It is not necessary to create a driver support module in order to interface EPICS to hardware. For simple hardware device support is suﬃcient. At the present time most hardware support has both. The reason for this is historical. Before EPICS there was GTACS. During the change from GTACS to EPICS, record support was changed drastically. In order to preserve all existing hardware support the GTACS drivers were used without change. The device support layer was created just to shield the existing drivers form the record support changes.
Since EPICS now has both device and driver support the question arises: When do I need driver support and when don’t I? Lets give a few reasons why drivers should be created.
The only thing needed to interface a driver to EPICS is to provide a driver support module, which can be layered on top of an existing driver, and provide a database deﬁnition for the driver. The driver support module is described in the next section. The database deﬁnition is described in chapter “Database Deﬁnition”.
Device drivers are modules that interface directly with the hardware. They are provided to isolate device support routines from details of how to interface to the hardware. Device drivers have no knowledge of the internals of database records. Thus there is no necessary correspondence between record types and device drivers. For example the Allen Bradley driver provides support for many diﬀerent types of signals including analog inputs, analog outputs, binary inputs, and binary outputs.
In general only device support routines know how to call device drivers. Since device support varies widely from device to device, the set of routines provided by a device driver is almost completely driver dependent. The only requirement is that routines report and init must be provided. Device support routines must, of course, know what routines are provided by a driver.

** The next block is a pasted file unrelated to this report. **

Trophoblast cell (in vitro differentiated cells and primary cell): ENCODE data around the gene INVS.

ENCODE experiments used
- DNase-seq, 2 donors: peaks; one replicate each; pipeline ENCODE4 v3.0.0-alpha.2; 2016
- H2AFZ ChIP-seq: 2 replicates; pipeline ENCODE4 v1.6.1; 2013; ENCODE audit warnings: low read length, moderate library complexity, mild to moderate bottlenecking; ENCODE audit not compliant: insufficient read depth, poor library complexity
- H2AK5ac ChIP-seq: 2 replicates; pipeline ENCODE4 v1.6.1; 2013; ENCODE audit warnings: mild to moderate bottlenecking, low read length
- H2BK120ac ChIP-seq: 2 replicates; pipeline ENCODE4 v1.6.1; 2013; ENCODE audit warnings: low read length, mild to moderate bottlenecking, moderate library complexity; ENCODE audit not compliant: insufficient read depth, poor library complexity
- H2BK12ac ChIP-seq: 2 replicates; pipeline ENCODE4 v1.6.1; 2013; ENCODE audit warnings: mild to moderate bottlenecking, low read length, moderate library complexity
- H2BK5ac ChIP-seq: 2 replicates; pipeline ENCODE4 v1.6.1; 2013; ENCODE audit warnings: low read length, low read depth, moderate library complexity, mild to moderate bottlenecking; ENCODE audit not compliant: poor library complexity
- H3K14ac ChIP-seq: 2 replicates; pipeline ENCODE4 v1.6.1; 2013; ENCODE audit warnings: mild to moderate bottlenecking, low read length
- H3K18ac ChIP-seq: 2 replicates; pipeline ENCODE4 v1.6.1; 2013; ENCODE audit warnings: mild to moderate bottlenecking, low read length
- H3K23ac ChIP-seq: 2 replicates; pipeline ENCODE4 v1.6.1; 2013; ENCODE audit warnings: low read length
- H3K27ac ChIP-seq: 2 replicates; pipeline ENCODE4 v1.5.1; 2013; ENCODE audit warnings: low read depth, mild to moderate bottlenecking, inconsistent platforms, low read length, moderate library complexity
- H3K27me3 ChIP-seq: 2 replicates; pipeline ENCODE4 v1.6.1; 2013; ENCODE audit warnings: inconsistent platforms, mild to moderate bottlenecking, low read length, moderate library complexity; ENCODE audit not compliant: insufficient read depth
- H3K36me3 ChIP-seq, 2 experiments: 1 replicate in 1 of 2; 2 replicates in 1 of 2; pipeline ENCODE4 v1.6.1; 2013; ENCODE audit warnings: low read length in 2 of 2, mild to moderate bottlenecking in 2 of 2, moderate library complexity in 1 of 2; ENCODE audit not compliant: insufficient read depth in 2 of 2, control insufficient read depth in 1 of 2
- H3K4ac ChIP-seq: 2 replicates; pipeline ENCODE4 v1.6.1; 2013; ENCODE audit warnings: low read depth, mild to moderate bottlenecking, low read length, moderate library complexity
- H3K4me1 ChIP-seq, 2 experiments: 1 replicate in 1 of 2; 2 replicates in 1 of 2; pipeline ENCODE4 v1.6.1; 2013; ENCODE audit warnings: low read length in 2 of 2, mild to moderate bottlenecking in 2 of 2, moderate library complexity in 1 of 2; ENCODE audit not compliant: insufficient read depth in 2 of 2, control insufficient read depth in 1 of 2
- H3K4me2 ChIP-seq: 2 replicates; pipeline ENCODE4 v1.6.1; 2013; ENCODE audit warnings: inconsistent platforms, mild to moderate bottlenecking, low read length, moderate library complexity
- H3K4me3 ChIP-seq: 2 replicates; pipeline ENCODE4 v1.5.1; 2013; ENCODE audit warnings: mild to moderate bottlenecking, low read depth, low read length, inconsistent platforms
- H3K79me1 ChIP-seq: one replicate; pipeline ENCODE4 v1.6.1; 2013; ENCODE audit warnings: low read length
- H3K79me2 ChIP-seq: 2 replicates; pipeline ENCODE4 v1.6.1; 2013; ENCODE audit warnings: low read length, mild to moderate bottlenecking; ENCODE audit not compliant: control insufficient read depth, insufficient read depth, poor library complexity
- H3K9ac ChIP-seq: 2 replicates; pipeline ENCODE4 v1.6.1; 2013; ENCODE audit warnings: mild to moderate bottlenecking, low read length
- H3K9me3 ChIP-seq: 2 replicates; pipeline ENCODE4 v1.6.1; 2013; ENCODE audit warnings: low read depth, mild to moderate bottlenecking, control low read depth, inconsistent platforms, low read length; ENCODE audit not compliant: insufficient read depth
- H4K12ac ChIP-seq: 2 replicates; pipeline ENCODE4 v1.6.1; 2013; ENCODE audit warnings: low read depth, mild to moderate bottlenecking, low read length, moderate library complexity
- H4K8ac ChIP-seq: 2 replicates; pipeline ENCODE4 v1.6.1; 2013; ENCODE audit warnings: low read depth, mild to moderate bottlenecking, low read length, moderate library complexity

File drvSup.h describes the format of a driver support entry table. The driver support module must supply a driver entry table. An example deﬁnition is:
The above example is for the Allen Bradley driver. It has an associated ascii deﬁnition of:
Thus it is seen that the driver support module should supply two EPICS callable routines: int and report.
This routine, which has no arguments, is called by iocInit. The driver is expected to look for and initialize the hardware it supports. As an example the init routine for Allen Bradley is:
The report routine is called by the dbior IOC test routine. It is responsible for producing a report describing the hardware it found at init time. It is passed one argument, level, which is a hint about how much information to display. An example, taken from Allen Bradley, is:
Guidelines for level are as follows:
Hardware conﬁguration includes the following:
The information contained in hardware links supplies some but not all conﬁguration information. In particular it does not deﬁne the VME/VXI addresses and interrupt vectors. This additional information is what is meant by hardware conﬁguration in this chapter.
The problem of deﬁning hardware conﬁguration information is an unsolved problem for EPICS. At one time conﬁguration information was deﬁned in module_types.h Many existing device/driver support modules still uses this method. It should NOT be used for any new support for the following reasons:
The fact that it is now easy to include ASCII deﬁnitions for only the device/driver support used in each IOC makes the conﬁguration problem much more manageable than previously. Previously if you wanted to support a new VME modules it was necessary to pick addresses that nothing in module_types.h was using. Now you only have to check modules you are actually using.
Since there are no EPICS deﬁned rules for hardware conﬁguration, the following minimal guidelines should be used: